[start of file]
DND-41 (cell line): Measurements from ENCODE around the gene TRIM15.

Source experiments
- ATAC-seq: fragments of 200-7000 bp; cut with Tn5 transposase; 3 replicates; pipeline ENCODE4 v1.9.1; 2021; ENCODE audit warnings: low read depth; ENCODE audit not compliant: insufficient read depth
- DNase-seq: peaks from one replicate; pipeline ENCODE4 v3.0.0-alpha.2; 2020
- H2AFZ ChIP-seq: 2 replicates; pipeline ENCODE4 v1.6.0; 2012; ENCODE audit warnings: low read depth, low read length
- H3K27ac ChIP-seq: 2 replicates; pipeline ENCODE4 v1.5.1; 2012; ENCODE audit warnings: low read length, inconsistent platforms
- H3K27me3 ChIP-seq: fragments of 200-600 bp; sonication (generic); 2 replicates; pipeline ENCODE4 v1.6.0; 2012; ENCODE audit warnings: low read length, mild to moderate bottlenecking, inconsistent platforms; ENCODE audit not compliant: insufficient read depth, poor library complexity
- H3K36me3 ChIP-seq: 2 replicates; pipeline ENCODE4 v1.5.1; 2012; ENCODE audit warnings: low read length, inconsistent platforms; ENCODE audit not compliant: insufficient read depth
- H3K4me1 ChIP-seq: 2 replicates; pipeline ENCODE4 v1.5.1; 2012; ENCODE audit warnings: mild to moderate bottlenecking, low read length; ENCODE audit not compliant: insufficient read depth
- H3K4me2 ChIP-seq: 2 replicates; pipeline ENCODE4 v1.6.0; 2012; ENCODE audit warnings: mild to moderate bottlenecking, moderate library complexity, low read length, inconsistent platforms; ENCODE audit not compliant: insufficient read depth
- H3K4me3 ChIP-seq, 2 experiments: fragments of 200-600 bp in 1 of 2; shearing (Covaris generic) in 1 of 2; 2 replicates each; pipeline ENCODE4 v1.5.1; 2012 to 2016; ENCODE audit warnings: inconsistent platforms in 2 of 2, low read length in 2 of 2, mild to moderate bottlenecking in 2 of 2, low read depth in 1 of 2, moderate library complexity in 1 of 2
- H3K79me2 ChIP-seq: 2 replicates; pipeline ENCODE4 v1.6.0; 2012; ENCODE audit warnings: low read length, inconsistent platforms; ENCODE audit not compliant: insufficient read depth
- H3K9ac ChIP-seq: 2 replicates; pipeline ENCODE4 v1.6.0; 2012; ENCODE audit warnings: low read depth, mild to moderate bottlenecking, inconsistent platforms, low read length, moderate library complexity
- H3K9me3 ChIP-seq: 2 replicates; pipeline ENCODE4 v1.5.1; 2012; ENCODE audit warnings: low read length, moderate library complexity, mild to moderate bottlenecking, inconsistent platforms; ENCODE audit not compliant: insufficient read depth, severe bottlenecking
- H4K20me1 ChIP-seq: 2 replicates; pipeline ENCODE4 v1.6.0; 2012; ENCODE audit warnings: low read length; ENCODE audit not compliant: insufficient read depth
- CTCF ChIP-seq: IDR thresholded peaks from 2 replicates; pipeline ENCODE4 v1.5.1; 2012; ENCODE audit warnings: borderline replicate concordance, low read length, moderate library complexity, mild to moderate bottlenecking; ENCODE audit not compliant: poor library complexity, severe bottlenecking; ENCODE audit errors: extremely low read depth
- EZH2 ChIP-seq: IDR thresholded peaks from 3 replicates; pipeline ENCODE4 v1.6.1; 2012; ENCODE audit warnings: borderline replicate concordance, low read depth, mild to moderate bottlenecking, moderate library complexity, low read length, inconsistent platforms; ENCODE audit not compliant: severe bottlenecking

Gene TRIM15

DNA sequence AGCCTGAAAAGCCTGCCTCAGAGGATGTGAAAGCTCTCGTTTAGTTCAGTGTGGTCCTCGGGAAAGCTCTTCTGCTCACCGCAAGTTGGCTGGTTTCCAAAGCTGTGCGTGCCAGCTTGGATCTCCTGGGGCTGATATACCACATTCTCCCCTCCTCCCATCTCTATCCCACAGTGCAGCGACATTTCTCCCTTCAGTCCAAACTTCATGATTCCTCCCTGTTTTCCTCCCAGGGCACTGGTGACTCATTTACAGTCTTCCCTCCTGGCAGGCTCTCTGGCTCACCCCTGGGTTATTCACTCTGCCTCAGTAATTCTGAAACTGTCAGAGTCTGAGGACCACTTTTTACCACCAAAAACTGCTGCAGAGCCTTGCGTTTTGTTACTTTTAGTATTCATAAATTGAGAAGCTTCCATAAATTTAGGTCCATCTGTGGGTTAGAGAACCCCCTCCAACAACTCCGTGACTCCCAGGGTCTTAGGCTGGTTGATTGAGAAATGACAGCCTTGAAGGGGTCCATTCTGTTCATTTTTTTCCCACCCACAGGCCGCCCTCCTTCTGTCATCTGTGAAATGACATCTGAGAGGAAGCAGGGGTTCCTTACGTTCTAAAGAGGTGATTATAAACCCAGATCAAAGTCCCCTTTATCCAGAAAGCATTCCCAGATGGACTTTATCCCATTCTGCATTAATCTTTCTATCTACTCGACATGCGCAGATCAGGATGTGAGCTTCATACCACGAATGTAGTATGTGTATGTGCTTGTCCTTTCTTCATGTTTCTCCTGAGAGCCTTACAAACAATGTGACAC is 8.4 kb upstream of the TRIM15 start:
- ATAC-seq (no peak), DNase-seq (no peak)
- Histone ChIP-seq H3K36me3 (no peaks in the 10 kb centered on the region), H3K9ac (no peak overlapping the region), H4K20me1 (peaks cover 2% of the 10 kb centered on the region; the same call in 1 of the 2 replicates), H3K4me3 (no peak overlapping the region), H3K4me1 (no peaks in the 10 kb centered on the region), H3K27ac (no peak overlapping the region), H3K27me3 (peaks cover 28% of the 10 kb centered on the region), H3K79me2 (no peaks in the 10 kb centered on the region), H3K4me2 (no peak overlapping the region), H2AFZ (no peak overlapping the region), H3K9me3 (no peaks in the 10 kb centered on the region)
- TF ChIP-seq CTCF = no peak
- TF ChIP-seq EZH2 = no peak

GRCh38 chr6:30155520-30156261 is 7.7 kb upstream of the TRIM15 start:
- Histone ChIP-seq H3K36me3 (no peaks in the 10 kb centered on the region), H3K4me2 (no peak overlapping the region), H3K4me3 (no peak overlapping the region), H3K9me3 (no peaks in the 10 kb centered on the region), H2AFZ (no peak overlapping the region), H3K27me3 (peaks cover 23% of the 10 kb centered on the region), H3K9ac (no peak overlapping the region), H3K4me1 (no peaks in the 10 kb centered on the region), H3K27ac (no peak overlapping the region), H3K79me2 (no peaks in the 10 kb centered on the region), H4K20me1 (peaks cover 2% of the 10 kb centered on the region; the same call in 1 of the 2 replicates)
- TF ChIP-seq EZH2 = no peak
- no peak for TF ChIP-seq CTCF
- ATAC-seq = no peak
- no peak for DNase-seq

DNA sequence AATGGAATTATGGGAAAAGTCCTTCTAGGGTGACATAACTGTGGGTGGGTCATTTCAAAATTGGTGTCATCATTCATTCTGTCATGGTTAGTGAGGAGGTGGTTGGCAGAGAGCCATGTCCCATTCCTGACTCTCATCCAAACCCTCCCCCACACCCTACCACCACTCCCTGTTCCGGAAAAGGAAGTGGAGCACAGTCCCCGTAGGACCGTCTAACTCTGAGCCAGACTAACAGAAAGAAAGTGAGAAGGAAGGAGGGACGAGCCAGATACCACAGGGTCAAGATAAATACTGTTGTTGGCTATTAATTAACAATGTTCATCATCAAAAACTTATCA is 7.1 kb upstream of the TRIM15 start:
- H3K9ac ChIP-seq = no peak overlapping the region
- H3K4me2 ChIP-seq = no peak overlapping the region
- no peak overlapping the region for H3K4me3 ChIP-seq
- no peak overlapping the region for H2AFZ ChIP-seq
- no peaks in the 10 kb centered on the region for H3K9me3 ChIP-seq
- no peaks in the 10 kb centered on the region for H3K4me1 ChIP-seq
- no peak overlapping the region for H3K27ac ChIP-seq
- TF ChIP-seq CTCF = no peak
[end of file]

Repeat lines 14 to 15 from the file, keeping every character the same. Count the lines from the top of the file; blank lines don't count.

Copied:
- H3K9me3 ChIP-seq: 2 replicates; pipeline ENCODE4 v1.5.1; 2012; ENCODE audit warnings: low read length, moderate library complexity, mild to moderate bottlenecking, inconsistent platforms; ENCODE audit not compliant: insufficient read depth, severe bottlenecking
- H4K20me1 ChIP-seq: 2 replicates; pipeline ENCODE4 v1.6.0; 2012; ENCODE audit warnings: low read length; ENCODE audit not compliant: insufficient read depth